Conditions that May Necessitate a Kidney Transplant at Tampa General Hospital
A kidney transplant may be recommended as a treatment for several conditions, including various forms of acute kidney injury and chronic kidney disease. However, these diagnoses do not automatically necessitate a transplant; a patient should be experiencing end stage renal disease, or kidney failure, to be referred to a transplant center for further evaluation. Some common conditions that can lead to a kidney transplant include:
Diabetes mellitus – With diabetes, high blood sugar can force the kidneys to filter too much blood. The increased filtration demands place a high amount of stress on the kidneys, and they may lose their ability to properly filter the blood. Waste products start to build up in the bloodstream, and the kidneys may eventually fail.
High blood pressure – When a person has high blood pressure, the blood vessels in their kidney will stretch out to accommodate the increased pressure. This can lead to permanent blood vessel damage, which in turn can prevent the kidneys from adequately removing waste and fluid from the blood. This is considered a form of renal failure, and is often connected with diabetes.
Polycystic kidney disease – Polycystic kidney disease (PKD) is a genetic condition in which fluid-filled cysts form on one or both kidneys. Although the cysts can be removed, they often recur with high frequency, and can ultimately cause the kidneys to stop working.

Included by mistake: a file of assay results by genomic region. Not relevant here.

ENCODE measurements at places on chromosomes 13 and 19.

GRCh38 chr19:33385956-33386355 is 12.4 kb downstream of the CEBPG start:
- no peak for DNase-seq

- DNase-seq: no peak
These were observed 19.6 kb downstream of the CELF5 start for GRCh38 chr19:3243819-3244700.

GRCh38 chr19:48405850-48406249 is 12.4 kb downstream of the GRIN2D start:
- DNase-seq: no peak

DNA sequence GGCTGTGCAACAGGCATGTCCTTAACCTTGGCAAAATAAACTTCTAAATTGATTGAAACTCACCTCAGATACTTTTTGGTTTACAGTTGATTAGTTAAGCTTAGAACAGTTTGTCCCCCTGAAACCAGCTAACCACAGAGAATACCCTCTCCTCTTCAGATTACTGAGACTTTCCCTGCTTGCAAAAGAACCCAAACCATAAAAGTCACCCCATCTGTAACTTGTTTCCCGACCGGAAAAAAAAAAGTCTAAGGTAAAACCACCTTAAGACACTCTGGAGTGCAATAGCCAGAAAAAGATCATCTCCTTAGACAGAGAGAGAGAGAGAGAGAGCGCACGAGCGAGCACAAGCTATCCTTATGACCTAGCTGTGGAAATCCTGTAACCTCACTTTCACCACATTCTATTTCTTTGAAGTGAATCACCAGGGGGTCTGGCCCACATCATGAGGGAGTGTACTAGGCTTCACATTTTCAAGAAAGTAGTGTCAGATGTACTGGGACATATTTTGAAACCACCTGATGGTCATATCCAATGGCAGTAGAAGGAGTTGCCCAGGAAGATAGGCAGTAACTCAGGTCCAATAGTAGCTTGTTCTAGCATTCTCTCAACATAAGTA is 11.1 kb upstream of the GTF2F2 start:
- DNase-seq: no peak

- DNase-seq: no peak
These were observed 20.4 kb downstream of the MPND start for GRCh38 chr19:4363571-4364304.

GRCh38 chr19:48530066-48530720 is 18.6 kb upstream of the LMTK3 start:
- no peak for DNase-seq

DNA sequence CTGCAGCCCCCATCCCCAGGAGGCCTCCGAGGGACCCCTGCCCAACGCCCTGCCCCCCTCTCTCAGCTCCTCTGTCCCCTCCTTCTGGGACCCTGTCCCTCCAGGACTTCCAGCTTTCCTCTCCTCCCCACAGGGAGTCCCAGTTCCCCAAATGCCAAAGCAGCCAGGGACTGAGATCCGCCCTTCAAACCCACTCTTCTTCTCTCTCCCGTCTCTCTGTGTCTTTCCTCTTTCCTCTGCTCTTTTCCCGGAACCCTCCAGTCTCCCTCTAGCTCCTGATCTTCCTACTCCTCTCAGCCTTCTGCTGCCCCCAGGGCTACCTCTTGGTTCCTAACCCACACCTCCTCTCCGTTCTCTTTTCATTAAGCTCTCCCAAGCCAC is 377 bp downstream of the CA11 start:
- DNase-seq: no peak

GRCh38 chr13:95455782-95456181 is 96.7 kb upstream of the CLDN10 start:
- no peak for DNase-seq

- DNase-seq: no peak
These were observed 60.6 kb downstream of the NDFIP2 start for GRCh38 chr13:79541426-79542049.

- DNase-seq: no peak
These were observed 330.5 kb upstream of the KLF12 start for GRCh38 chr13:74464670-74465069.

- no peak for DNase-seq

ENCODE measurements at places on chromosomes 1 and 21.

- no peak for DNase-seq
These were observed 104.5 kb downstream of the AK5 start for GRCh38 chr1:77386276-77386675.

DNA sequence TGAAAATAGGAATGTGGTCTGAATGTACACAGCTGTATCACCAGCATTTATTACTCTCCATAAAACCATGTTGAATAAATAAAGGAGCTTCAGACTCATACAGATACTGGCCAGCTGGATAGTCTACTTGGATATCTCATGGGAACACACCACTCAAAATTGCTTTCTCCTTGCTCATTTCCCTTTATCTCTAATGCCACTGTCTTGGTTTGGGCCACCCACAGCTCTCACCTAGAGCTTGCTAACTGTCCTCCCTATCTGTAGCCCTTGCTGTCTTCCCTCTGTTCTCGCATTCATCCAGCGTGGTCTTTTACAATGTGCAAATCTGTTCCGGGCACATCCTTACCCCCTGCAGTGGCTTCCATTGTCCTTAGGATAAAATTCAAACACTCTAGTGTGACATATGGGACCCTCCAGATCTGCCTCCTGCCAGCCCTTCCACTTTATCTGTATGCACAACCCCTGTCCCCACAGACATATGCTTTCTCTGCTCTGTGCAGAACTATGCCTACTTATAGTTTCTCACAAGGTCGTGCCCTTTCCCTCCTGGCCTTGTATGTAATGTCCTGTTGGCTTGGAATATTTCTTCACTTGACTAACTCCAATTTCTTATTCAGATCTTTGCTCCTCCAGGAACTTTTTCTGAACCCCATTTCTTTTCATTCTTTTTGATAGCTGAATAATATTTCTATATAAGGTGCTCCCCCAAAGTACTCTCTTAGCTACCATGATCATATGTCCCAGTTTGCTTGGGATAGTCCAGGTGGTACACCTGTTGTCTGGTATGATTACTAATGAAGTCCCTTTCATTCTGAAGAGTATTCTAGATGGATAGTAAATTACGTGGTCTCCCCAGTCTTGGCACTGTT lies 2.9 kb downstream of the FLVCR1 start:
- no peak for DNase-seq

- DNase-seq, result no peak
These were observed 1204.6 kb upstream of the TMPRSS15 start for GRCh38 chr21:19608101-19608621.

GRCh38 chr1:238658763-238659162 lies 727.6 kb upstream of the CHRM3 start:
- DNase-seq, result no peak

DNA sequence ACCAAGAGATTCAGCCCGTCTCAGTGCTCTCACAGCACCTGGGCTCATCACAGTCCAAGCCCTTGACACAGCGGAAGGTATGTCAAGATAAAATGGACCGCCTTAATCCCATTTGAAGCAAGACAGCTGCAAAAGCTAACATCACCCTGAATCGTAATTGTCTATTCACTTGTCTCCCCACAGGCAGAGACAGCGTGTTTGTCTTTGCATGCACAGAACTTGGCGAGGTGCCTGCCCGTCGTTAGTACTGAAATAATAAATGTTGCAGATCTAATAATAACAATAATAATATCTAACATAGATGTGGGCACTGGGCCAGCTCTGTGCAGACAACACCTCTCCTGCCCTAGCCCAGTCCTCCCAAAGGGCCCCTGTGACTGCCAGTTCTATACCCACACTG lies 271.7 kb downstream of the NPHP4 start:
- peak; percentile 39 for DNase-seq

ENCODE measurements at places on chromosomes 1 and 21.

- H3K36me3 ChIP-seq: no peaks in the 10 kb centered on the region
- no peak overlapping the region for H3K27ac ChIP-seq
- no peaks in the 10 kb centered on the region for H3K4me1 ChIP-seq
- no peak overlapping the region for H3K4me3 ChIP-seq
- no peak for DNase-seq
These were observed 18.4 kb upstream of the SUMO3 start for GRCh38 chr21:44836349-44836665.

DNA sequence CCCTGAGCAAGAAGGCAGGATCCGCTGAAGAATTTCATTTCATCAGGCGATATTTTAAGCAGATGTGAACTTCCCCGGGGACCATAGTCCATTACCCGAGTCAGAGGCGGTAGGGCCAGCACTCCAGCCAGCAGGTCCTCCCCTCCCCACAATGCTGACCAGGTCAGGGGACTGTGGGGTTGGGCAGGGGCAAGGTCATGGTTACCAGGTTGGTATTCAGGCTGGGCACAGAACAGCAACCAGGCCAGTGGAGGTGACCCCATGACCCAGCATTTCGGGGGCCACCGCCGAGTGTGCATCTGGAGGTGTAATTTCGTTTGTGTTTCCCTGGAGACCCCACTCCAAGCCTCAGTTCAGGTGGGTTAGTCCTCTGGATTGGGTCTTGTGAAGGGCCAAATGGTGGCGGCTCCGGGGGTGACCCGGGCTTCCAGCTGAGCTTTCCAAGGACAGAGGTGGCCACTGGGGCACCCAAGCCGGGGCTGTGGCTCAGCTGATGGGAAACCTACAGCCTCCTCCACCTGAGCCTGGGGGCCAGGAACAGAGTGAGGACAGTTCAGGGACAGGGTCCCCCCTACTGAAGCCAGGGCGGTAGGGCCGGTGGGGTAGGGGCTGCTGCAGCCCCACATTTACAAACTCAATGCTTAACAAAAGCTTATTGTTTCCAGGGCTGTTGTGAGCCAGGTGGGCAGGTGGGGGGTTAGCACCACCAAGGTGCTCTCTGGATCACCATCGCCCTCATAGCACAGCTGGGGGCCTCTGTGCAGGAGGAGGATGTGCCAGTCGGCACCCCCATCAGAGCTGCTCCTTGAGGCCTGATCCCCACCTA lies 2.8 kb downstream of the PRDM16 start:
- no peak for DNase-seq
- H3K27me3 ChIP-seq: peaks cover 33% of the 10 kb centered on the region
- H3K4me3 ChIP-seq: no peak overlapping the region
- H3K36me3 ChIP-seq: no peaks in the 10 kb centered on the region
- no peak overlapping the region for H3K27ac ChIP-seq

Glomerulonephritis – With glomerulonephritis, the tiny filters inside the kidney become chronically inflamed. This can occur on its own, or it can be a complication of another condition, such as lupus. Regardless of the origin, the prolonged inflammation can eventually cause the kidneys to fail.
Urinary tract conditions – Several different urinary tract conditions, such as pyelonephritis, can also require a kidney transplant.
Patients with any of the above conditions will often be treated with more conservative measures first. However, renal failure can cause complications such as increased levels of fluid, acid, and potassium; decreased levels of calcium; anemia; poor bone health; and an increased risk of cardiovascular disease. In some cases, these complications can only be reversed by a transplant.
At Tampa General Hospital, we can evaluate patients with a number of conditions to determine whether a kidney transplant would be the most appropriate course of action. Our kidney transplant program performs living and deceased donor transplants for patients facing renal failure and other conditions, and our center is ranked #3 in the nation by volume, making us one of the busiest kidney transplant centers in the country. Patients potentially requiring a kidney transplant must be referred to Tampa General Hospital. A physician must complete a referral form for a patient to be considered for transplant evaluation.